Lorentz Center - Uncertainty Guidances in Science and Public Policy from 13 Nov 2017 through 17 Nov 2017
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    Uncertainty Guidances in Science and Public Policy
    from 13 Nov 2017 through 17 Nov 2017


Why the Weather Forecasts of the Future Forecast will Not Forecast the Future?


Speaker - Leonard Smith (London School of Economics and Political Science)

Leonard Smith is professor of Statistics at the Department of Statistics, The London School of Economics and Political Science (LSE) and Director of the Centre for the Analysis of Time Series (CATS). His original research interests focused on understanding the mathematics of nonlinear dynamical systems, the analysis of observational data, and the application of insights from those two areas to increase our understanding of actual phenomena. This core has broadened to include research questions on the communication of that understanding to the public, decision makers in industry and policy makers in government on one side, and to the philosophical foundations of uncertainty and mathematical modelling on the other.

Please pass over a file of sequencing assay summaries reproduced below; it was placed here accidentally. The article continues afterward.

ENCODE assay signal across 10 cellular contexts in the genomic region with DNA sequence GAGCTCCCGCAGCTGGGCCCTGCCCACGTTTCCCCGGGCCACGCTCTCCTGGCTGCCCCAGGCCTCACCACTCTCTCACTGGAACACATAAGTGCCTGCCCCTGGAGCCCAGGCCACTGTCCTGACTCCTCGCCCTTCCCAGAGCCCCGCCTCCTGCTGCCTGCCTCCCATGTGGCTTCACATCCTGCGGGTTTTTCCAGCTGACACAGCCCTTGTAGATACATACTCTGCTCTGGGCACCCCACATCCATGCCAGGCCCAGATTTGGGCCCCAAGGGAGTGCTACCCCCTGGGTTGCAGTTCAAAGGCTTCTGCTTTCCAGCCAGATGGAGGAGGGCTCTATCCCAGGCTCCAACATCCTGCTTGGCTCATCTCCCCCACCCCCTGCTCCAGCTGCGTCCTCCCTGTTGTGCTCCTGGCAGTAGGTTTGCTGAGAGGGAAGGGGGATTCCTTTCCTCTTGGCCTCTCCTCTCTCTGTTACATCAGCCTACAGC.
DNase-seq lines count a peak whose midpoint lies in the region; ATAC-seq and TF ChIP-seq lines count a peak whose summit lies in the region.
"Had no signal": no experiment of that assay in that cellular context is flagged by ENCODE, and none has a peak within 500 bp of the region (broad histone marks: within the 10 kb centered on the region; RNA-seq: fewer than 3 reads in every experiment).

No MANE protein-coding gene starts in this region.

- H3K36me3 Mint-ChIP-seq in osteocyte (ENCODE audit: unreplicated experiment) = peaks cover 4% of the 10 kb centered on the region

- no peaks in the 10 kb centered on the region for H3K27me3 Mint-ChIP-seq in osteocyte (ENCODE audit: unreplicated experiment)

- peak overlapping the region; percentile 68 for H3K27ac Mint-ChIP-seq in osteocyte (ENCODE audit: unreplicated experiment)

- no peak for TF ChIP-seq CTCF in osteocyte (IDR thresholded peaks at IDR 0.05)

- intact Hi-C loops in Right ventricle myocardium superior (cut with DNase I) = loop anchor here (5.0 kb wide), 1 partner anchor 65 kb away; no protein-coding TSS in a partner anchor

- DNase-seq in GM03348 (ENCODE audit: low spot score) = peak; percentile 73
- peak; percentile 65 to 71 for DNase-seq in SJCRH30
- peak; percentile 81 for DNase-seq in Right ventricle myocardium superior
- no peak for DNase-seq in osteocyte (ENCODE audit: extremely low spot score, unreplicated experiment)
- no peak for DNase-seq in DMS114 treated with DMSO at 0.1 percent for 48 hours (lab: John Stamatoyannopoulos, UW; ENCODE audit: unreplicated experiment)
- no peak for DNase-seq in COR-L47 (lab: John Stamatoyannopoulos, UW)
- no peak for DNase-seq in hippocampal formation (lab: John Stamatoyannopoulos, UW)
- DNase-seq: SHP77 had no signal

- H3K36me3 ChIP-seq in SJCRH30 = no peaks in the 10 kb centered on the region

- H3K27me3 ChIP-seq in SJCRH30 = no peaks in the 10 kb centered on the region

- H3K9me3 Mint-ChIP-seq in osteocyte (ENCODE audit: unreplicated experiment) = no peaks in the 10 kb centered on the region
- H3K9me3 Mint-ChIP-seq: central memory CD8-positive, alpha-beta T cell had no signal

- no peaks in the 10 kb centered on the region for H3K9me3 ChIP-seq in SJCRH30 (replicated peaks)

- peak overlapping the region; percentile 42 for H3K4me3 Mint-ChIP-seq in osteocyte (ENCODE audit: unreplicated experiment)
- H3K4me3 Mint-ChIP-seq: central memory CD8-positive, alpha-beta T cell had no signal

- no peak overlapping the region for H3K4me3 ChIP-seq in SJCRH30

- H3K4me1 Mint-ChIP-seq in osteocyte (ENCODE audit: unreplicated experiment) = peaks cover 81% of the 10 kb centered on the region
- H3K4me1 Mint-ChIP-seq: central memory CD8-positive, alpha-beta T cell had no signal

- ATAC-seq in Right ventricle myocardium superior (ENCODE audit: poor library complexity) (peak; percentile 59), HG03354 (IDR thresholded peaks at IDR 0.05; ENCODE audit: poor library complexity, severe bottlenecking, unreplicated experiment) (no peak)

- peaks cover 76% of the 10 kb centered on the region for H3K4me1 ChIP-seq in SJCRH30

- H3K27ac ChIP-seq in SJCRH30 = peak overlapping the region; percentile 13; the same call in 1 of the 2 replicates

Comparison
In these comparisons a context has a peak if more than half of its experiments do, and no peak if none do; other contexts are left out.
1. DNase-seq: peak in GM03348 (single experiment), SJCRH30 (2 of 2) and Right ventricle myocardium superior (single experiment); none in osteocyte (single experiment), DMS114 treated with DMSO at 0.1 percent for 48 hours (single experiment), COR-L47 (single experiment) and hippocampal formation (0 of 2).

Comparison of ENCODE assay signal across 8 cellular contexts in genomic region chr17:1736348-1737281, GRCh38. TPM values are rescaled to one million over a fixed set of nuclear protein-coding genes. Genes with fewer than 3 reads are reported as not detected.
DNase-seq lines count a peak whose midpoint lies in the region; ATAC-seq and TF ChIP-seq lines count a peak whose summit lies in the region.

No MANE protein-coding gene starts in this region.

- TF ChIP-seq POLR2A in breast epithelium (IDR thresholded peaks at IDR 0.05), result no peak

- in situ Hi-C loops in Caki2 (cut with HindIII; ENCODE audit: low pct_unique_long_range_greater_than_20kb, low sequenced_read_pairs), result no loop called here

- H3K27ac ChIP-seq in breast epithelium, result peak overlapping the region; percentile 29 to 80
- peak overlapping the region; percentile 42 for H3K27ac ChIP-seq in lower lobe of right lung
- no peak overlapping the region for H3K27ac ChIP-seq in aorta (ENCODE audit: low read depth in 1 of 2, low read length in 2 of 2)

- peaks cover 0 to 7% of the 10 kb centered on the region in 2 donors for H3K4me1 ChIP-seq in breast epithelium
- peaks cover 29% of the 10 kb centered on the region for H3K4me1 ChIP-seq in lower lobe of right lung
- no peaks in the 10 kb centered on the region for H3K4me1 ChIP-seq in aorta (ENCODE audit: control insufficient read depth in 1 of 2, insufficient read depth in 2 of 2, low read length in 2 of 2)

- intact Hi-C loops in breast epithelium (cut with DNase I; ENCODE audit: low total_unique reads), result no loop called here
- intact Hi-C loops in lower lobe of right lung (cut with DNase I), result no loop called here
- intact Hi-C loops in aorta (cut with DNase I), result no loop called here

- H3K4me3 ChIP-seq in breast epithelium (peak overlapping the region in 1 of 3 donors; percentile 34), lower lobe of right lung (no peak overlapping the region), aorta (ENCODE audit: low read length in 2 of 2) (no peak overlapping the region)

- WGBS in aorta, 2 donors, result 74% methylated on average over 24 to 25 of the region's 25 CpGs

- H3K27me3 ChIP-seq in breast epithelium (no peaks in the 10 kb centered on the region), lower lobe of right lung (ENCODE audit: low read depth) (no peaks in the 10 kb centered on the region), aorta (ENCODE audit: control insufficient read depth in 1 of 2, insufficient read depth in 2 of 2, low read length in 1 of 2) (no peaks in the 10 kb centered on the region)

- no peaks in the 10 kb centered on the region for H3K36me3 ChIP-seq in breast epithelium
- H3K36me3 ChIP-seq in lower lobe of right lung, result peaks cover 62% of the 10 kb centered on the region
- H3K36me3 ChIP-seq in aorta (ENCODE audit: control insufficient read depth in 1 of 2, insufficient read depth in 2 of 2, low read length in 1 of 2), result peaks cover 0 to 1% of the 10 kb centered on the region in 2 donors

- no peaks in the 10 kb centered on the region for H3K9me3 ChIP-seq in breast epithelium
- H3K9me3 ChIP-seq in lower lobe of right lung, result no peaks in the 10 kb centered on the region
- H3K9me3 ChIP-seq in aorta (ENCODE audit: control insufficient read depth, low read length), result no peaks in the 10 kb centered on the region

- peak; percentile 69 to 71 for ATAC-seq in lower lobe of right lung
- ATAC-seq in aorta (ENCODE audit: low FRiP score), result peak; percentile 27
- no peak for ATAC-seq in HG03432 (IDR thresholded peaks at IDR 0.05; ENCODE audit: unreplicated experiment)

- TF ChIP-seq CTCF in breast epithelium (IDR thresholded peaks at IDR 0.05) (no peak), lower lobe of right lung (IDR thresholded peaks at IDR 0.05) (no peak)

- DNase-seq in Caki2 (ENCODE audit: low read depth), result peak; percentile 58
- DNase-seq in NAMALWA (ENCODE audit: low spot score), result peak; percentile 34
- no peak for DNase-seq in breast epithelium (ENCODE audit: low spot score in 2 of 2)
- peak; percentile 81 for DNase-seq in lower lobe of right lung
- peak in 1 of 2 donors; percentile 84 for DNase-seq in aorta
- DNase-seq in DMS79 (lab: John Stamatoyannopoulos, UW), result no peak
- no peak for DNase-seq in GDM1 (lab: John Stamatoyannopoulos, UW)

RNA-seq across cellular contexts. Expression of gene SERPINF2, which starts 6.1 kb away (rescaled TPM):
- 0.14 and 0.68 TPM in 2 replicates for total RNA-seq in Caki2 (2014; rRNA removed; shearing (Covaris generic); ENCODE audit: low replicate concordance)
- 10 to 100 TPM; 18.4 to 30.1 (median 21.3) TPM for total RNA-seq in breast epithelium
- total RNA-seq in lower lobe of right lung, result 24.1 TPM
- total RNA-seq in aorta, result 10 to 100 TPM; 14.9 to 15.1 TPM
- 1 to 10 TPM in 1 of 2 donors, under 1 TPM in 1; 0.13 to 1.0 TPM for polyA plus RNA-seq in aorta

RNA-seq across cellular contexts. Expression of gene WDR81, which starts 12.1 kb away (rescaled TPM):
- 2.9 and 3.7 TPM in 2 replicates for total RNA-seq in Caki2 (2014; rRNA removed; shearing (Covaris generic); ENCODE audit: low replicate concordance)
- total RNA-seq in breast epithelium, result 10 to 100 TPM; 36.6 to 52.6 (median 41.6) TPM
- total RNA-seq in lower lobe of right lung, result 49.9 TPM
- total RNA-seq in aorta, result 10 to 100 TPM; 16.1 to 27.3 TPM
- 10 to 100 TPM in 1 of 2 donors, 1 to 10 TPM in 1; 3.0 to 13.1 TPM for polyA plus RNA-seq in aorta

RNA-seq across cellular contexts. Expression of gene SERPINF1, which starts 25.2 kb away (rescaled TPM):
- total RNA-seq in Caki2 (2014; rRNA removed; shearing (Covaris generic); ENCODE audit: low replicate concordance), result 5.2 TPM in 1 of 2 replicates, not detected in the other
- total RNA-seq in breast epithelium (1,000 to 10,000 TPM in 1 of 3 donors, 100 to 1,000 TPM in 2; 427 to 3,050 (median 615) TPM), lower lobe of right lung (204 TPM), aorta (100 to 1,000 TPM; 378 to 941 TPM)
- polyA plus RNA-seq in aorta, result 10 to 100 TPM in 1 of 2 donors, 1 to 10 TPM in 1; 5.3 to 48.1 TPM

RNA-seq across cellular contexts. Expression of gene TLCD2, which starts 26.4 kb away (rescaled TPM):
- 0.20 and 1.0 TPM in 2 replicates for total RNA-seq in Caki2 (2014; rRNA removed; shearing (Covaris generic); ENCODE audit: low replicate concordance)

Poincare noted that "some hypotheses are dangerous" and went on to say that mathematical physics can render us the service of identifying dangerous assumptions we make without knowing we made them. Different notions of our aims in forecasting physical systems like the weather are discussed in this light. I argue that the insights of nonlinear dynamics, in particular structural model error and the loss of topological conjugacy in nonlinear systems, prevents our making accountable probability forecasts, in much the same way that "chaos" prevents our making accurate point forecasts. An alternative future for the weather forecasting enterprise is suggested.